by Conference Minister Diane Weible
As many of you know, our Annual Gathering theme last year was centered around The Elephant in the Room when it comes to racism and white supremacy.
Today I want to reflect of the part of the elephant that is reproductive justice and the threat to the rights of women, especially women of color, to make decisions about their own body. If a state bans abortions, some women can go to other states and still make decisions for themselves. Some women, however, and those women are disproportionately women of color, will lose the choice to make these decisions for themselves.
All of us should be outraged—male, female, and others alike; rich and poor alike. This would not be happening if the Supreme Court had not become another political body that has been empowered to make make decisions that deeply impact the lives of others, with apparent disregard for the Constitution or the lives they will impact.
I was so young when Roe v. Wade was decided so, for me, I don’t remember a country that did not value the lives and the rights of women to make decisions about their own body. I never thought I would live in a society that could throw this out with so little consideration for its impact.
I know that not everyone agrees with me. I’m not writing this to try to persuade anyone to see things as I do. Instead, I write this with deep pain—pain for the disregard for human life, the very thing that Roe v. Wade opponents claim they are fighting for.
I struggle to understand when faced with other realities. I hear people say abortion is murder and yet many of those same people will stand up for the rights of people to carry semi-automatic weapons, even after those weapons have been used to murder helpless children who did nothing other than wake up and go to school.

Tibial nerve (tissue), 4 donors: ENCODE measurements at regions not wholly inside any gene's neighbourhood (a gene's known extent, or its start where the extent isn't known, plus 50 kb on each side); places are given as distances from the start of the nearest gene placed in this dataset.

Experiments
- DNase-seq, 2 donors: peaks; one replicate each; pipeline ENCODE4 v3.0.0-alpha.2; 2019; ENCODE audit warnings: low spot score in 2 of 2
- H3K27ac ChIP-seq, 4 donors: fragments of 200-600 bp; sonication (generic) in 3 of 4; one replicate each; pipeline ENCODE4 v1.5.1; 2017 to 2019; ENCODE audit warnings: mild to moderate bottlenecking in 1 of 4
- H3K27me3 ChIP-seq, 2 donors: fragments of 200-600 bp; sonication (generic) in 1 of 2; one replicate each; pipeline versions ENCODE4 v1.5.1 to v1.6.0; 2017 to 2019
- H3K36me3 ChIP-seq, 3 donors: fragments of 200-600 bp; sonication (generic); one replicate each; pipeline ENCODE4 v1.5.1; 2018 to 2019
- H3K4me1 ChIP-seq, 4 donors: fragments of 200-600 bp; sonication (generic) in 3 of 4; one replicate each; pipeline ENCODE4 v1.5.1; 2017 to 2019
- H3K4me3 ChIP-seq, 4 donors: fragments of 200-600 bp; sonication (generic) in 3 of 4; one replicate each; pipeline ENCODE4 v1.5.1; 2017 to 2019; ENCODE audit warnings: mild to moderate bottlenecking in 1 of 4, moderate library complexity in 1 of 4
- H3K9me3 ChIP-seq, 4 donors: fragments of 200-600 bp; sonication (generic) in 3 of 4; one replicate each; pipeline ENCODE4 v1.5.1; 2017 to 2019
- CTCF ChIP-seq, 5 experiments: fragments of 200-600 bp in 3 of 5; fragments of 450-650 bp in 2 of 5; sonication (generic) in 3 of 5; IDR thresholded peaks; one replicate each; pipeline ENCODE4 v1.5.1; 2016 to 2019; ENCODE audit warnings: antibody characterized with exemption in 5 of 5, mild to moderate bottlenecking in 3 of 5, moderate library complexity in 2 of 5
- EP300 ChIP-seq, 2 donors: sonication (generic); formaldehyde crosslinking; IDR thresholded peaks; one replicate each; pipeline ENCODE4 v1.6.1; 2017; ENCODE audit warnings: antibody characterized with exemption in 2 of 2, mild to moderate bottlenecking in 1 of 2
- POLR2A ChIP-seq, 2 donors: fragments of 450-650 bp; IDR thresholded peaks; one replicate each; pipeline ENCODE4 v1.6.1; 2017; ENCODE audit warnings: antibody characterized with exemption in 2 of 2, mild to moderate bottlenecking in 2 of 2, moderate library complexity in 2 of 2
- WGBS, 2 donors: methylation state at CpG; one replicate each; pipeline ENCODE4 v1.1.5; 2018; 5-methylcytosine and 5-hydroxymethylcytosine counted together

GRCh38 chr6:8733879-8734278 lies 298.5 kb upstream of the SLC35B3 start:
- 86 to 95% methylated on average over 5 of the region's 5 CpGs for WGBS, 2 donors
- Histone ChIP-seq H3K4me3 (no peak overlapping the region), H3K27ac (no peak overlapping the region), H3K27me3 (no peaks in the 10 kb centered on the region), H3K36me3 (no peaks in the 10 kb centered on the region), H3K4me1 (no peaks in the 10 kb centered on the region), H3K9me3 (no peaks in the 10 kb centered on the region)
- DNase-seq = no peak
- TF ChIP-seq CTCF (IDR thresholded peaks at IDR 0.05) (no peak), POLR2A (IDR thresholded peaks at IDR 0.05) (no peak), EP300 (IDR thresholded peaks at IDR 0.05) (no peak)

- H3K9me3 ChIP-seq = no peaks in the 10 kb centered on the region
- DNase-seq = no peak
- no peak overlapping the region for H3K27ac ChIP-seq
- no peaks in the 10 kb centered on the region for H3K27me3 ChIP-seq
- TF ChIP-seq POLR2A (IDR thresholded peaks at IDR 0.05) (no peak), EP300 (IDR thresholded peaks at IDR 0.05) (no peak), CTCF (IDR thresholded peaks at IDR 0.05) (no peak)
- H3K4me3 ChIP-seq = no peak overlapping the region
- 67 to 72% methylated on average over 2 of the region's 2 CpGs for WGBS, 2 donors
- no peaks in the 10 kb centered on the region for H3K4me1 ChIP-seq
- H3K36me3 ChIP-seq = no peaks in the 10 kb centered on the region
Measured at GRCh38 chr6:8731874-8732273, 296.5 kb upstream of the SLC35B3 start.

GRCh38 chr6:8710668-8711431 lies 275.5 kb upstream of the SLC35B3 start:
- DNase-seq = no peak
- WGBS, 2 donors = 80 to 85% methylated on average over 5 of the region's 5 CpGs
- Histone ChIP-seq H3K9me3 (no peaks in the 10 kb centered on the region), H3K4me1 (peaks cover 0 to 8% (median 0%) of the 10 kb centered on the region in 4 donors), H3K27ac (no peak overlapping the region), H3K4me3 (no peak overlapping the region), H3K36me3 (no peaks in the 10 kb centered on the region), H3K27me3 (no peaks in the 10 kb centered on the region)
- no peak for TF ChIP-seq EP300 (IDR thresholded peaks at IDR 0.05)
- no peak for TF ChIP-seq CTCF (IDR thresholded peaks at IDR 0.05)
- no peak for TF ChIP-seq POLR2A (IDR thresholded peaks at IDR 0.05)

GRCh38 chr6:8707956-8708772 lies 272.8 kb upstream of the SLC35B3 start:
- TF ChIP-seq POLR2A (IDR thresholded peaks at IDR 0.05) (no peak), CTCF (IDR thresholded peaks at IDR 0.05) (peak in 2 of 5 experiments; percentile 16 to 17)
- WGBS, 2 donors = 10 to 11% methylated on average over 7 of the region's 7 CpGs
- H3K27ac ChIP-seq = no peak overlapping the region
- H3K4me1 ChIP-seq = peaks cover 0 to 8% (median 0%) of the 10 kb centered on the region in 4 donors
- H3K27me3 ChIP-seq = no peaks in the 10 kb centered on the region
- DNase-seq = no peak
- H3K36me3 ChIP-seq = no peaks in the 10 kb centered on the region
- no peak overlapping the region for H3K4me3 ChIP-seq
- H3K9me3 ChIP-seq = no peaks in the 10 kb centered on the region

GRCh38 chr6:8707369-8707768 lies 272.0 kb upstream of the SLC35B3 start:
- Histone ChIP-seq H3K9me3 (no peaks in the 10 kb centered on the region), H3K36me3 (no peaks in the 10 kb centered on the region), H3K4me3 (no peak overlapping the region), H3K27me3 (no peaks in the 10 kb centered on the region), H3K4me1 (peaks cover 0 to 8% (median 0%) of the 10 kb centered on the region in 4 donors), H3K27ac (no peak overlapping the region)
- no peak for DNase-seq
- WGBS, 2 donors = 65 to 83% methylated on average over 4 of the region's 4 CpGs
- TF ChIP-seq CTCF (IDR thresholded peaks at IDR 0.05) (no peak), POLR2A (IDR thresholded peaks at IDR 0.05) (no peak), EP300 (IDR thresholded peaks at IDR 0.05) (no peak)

No one addresses the reality that all women deal with every single day—is it safe to walk alone? How do we protect ourselves? Violence against women is an epidemic in this country. The World Health Organization has deemed it a major public health problem. Why are we not fighting just as hard for the health and safety of half of our country’s population?
This is a smaller thing, but it is a thing, nonetheless–The Pink Tax. Women are charged more for products marketed for women than the same product marketed to men. In other words, it will cost me more to buy a pink razor than a gray one. One estimate is that women pay $1300 more per year for these products than men. Why?
I’ve told this story before but when I was in seminary, I was part of a three-student panel at a gathering of clergy in Chicago. I was one of two women on the panel and the clergy were asking us many questions about seminary life. Towards the end of the evening, I, along with the other female student, was asked how we will handle it when a man is chosen for a ministerial position instead of us. We were both young enough that we had reaped the benefits of the women’s rights movements of the 1970s and we thought the days were behind us when we would be turned away because we were female. We both said something like, “We believe in our call and if that happens it will mean that God needs us elsewhere.” The room erupted. I remember the women in that room and how angry they were. I remember the pleased look on the faces of many of the men. They started arguing with one another and we were forgotten.
I remember thinking that I hoped I would never feel as helpless and angry as those women were feeling.
Today, I am sad to say, I feel it and I finally get their anger. I pray for wisdom to know how to channel it to make a difference—the kind of different that those who have gone before me have made and the kind of difference that all women need because there are too many women for whom no one is speaking up for. That has got to change.